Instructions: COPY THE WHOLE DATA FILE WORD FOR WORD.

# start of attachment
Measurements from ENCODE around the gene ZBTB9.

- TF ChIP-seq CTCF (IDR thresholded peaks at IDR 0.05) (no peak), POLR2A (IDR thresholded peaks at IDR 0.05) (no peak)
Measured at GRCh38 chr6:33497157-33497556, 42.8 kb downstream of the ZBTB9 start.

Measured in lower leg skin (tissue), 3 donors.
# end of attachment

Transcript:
Measurements from ENCODE around the gene ZBTB9.

- TF ChIP-seq CTCF (IDR thresholded peaks at IDR 0.05) (no peak), POLR2A (IDR thresholded peaks at IDR 0.05) (no peak)
Measured at GRCh38 chr6:33497157-33497556, 42.8 kb downstream of the ZBTB9 start.

Measured in lower leg skin (tissue), 3 donors.